As soon as I tug out the long gym bench at Junior School Assembly, some of the students, especially the Grade 4s and 5s, start to shift and nudge their neighbours. Within half a minute or so, a dozen more eyes have lit up, as their memories get into gear. Rosa Parks is about to walk on the stage.
I don’t just tell the story; we act it out. I get to be the bus driver, and the students are the black and white people that come to sit on the bus. Gradually it is filled up, and I am at the point where I choose the girl (it is always a girl – the way my bus works is that the boys are the white people who sit at the front and the girls are the blacks who sit at the back) who is going to be Rosa Parks. A Grade 5 student gets to be Rosa Parks – and each time I am confident that whoever volunteers and gets selected knows exactly what to do: like Rosa Parks, she takes the only available seat on the bus, at the front, right beside the driver, exactly where she is forbidden by law to sit.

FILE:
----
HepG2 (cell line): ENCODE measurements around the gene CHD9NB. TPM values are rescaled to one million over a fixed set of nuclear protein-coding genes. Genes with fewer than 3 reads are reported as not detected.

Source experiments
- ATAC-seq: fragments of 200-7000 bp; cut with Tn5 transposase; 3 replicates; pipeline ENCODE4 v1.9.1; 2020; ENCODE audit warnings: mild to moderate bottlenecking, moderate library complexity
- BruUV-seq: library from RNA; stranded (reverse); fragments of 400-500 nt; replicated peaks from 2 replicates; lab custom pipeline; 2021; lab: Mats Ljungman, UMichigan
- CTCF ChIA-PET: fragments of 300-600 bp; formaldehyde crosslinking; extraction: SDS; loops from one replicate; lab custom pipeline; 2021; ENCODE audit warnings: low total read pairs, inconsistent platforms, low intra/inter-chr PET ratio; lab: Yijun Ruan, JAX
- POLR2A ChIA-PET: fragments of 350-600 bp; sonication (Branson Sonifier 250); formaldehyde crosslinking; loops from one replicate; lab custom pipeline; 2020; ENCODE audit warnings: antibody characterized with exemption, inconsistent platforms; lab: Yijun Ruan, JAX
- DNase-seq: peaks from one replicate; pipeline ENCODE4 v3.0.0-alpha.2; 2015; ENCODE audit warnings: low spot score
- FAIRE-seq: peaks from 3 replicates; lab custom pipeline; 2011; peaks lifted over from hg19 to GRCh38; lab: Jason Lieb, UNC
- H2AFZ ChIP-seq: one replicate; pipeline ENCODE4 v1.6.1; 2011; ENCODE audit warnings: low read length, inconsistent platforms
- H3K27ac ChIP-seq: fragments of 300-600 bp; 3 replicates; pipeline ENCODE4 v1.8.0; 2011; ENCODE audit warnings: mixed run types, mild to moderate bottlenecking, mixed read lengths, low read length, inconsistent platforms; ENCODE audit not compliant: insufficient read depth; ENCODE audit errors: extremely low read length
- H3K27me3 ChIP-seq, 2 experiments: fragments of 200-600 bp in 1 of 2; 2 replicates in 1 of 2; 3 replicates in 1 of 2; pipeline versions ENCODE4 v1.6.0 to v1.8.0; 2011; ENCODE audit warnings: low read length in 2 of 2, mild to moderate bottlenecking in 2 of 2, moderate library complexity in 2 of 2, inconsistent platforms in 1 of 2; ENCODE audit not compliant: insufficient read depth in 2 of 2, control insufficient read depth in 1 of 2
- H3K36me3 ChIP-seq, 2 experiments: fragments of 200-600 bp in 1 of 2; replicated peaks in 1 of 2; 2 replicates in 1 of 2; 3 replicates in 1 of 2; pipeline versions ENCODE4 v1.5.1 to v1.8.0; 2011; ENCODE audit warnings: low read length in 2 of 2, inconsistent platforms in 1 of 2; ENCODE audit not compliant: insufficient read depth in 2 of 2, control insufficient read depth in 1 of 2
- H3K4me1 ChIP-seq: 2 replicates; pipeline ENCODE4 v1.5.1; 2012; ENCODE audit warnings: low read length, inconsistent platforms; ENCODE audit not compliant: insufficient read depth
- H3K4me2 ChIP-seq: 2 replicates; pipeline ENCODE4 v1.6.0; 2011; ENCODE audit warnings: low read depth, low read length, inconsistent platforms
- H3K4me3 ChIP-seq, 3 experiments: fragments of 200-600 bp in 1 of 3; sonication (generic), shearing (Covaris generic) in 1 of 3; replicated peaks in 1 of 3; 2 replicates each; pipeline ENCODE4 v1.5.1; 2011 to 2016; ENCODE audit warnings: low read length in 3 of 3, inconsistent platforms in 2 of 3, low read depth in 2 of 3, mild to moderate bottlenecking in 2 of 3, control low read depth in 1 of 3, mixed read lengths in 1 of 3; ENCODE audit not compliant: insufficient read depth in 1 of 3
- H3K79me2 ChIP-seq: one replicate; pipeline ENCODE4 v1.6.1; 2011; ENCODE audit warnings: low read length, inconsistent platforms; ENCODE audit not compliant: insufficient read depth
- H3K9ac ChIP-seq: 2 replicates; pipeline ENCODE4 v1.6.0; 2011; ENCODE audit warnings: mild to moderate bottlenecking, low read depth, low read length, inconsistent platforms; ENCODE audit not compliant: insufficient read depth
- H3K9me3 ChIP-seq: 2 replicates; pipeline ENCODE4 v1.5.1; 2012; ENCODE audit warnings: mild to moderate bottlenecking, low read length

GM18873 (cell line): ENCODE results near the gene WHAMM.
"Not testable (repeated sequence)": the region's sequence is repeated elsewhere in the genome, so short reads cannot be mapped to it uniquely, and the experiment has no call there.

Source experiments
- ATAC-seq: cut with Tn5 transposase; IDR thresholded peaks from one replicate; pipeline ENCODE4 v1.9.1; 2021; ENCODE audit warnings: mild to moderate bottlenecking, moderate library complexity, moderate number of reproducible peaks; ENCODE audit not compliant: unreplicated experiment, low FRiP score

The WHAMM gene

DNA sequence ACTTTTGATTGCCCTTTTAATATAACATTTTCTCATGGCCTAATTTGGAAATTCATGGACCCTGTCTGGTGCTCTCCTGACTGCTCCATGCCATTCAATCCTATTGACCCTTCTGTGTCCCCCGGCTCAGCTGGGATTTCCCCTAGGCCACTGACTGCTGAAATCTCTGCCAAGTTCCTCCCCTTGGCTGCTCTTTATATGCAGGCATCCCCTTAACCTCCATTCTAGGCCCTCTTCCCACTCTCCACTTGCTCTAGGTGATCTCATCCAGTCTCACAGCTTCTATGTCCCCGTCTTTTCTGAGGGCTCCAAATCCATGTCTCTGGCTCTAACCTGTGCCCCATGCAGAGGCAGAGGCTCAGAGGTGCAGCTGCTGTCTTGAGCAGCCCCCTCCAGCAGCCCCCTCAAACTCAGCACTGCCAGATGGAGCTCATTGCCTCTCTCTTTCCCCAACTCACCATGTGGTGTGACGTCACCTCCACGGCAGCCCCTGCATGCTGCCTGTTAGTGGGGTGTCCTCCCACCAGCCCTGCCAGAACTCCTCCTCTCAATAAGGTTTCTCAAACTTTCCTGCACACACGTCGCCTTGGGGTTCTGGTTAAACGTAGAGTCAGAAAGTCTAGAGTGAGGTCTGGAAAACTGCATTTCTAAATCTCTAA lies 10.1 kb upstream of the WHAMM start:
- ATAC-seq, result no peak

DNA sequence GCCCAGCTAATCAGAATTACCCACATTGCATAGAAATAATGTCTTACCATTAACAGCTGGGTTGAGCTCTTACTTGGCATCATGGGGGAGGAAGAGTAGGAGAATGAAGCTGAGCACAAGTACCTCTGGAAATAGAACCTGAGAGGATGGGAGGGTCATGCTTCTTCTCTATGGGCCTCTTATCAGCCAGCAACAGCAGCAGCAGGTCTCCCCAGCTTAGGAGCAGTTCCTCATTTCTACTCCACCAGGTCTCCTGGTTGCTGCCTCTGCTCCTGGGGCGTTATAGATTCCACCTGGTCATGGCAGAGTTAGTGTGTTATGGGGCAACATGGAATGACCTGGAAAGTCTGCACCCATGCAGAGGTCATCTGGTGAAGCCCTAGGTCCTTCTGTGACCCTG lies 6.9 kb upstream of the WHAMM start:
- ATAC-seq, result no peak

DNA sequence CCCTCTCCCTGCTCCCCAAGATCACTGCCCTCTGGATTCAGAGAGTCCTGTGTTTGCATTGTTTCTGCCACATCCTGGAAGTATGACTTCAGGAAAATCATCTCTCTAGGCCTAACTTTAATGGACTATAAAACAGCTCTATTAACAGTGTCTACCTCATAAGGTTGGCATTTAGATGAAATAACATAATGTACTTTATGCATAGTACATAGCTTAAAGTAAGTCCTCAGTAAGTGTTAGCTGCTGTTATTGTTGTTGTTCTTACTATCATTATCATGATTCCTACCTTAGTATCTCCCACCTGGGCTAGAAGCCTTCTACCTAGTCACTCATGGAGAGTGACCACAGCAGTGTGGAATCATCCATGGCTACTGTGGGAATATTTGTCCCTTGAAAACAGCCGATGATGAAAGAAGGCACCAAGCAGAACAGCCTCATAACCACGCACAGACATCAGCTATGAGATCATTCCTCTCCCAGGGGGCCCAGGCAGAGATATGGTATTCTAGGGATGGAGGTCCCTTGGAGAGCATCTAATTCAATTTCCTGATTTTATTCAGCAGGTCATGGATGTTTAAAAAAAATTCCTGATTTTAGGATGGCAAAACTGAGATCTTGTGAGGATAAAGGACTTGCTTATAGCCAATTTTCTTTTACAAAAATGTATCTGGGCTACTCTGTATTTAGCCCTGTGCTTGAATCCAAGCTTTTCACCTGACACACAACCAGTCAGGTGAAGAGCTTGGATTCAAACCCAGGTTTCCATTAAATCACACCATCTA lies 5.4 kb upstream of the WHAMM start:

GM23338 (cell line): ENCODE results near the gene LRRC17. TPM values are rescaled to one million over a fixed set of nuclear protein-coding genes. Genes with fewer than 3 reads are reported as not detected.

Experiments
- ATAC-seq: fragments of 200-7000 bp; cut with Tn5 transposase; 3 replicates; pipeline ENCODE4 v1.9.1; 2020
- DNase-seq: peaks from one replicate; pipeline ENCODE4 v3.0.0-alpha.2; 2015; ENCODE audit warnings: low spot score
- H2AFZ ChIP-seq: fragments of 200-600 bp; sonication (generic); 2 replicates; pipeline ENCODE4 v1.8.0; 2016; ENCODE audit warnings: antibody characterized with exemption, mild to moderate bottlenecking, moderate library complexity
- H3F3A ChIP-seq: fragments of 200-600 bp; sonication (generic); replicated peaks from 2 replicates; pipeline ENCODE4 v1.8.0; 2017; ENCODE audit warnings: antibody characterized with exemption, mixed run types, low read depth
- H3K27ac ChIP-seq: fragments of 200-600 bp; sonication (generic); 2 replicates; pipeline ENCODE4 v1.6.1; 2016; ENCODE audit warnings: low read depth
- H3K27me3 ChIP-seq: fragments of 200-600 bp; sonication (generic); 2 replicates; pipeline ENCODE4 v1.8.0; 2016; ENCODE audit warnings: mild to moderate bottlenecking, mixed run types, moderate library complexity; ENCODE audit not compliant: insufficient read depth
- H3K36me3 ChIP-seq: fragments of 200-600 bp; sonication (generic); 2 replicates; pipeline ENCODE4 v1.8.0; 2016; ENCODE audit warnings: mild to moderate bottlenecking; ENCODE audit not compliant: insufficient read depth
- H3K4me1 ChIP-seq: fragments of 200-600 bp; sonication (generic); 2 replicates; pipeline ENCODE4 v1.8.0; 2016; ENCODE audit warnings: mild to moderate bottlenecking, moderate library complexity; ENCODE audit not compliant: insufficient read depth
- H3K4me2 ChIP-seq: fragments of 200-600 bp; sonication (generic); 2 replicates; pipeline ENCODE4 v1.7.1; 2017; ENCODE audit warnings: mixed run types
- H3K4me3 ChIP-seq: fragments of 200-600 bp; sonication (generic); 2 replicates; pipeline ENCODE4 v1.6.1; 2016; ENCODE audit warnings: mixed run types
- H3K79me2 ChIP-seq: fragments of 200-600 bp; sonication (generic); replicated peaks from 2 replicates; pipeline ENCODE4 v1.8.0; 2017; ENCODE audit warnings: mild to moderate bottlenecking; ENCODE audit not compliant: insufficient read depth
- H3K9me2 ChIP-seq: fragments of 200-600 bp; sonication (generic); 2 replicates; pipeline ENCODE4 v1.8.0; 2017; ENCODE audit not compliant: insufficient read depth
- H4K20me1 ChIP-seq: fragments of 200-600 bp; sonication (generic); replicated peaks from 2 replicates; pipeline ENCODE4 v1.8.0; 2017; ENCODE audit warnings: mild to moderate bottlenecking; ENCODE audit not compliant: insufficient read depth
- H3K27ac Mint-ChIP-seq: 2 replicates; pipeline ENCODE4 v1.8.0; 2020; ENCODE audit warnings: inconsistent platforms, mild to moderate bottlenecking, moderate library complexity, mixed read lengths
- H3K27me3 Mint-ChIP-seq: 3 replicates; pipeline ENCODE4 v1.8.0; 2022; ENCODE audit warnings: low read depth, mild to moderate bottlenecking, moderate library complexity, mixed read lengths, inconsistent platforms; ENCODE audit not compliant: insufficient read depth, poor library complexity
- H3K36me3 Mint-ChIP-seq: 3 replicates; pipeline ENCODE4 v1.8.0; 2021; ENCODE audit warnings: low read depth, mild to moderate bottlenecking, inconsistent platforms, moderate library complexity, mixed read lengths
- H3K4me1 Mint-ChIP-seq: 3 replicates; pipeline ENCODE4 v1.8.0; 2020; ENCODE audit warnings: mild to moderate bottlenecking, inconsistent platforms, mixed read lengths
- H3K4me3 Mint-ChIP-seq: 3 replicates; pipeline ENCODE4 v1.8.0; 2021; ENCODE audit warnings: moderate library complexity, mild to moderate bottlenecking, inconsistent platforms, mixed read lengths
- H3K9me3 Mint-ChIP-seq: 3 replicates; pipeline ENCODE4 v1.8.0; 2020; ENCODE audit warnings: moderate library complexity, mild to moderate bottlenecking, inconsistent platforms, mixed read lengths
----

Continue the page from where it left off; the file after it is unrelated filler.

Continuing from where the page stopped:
The rest is history. Rosa Parks is arrested; Martin Luther King (whose life is commemorated in the US this Monday) organizes the Montgomery Bus Boycott, and the loudest chorus of the US civil rights movement is joined.
Yes, every year. There are some stories worth telling and re-telling. Especially in our school, where we have been illustrating the theme in the past few years that every student has the capacity for leadership, as represented in this story: that is, the capacity to make a difference, and to develop the character and skills that will seize moments like this, and transform the world.